North and South go to war

In 1859, Sherman finally found a job he liked as headmaster of a military school in New Orleans that eventually became Louisiana State University. While there, he developed a deep affection for the South and its people. But this was a time of great political tension in the United States. For years, the North and the South had been arguing over several issues. The most important issue dividing the two sections of the country was slavery. Many Northerners believed that slavery was wrong. Some people wanted to outlaw it, while others wanted to prevent it from spreading beyond the Southern states where it was already allowed. But slavery played a big role in the Southern economy and culture. As a result, many Southerners felt threatened by Northern efforts to contain slavery. They believed that each state should decide for itself whether to allow slavery. They did not want the national government to pass laws that would interfere with their traditional way of life.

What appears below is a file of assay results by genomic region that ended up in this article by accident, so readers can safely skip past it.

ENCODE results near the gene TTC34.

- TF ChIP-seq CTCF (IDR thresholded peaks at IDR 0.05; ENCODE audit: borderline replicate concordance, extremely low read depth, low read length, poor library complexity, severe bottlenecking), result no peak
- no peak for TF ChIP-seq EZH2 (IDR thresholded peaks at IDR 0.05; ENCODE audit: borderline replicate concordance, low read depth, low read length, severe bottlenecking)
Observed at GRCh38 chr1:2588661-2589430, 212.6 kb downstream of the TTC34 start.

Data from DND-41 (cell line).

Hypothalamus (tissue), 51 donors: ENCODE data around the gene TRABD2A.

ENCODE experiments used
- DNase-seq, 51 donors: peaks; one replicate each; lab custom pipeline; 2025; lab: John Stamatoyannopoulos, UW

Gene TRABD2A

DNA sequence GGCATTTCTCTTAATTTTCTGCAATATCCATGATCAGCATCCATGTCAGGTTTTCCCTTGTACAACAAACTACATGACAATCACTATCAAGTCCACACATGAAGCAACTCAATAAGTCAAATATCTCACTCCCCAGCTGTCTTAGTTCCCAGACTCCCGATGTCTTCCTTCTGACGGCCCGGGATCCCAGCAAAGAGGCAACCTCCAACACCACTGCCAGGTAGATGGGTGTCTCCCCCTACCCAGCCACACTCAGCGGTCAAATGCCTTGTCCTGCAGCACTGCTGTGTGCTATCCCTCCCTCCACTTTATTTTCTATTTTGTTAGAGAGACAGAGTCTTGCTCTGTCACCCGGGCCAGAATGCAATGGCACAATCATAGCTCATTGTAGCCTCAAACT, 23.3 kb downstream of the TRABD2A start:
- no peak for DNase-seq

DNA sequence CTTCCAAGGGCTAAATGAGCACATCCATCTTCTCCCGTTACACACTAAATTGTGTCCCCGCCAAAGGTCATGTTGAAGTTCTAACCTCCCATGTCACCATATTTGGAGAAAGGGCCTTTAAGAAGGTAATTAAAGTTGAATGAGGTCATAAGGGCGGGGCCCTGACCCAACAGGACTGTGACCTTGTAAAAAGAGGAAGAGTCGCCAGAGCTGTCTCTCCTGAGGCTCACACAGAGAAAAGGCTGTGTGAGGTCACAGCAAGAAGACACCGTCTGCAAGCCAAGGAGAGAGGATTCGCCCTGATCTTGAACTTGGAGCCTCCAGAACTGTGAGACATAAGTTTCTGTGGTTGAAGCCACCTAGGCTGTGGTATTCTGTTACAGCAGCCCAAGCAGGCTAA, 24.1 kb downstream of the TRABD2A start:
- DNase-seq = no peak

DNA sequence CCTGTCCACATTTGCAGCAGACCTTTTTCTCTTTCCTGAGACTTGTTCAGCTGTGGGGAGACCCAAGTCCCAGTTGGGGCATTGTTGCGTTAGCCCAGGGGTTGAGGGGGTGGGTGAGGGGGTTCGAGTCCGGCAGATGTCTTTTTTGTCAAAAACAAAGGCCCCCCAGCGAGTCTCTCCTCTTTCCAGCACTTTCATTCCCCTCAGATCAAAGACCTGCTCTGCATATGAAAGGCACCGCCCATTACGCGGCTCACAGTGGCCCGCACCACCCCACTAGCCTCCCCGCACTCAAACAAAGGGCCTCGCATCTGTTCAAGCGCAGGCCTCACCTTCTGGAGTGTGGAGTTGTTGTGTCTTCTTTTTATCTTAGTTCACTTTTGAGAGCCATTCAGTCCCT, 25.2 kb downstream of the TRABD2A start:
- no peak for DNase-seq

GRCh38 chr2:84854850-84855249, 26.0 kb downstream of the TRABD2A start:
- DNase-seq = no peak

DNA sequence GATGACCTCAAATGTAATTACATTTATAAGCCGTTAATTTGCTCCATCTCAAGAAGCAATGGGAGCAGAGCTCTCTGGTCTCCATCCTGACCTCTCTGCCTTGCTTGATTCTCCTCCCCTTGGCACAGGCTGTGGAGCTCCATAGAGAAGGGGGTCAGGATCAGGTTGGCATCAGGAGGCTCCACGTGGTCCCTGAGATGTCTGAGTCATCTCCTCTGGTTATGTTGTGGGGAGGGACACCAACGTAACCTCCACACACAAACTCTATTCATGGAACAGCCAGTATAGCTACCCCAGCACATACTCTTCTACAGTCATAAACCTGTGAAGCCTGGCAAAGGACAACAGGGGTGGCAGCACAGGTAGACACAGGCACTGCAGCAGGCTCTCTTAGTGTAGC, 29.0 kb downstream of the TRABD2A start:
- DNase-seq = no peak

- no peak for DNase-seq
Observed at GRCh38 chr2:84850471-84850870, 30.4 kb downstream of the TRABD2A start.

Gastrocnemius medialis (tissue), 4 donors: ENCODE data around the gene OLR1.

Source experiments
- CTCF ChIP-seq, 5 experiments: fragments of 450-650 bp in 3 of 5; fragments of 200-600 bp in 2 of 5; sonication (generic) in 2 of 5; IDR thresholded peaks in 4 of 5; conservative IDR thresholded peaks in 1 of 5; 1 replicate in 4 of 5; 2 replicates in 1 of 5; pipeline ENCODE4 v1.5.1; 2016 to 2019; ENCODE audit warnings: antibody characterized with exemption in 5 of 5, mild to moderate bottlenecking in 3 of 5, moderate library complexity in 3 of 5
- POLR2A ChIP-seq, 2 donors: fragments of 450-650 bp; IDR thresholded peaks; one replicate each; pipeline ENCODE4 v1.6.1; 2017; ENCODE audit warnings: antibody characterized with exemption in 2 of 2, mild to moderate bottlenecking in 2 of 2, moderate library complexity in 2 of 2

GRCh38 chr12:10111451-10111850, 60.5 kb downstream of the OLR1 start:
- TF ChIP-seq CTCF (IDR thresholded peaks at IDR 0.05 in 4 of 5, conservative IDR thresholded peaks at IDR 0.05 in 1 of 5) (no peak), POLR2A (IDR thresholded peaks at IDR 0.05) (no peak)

By 1861, this ongoing dispute had convinced several Southern states to secede from (leave) the United States and attempt to form a new country that allowed slavery, called the Confederate States of America. But Northern political leaders were determined to keep the Southern states in the Union. Sherman believed in the Union and felt that the Southern states' secession would cause a long and bloody war.

He resigned from his job and moved his family to the North in February 1861.

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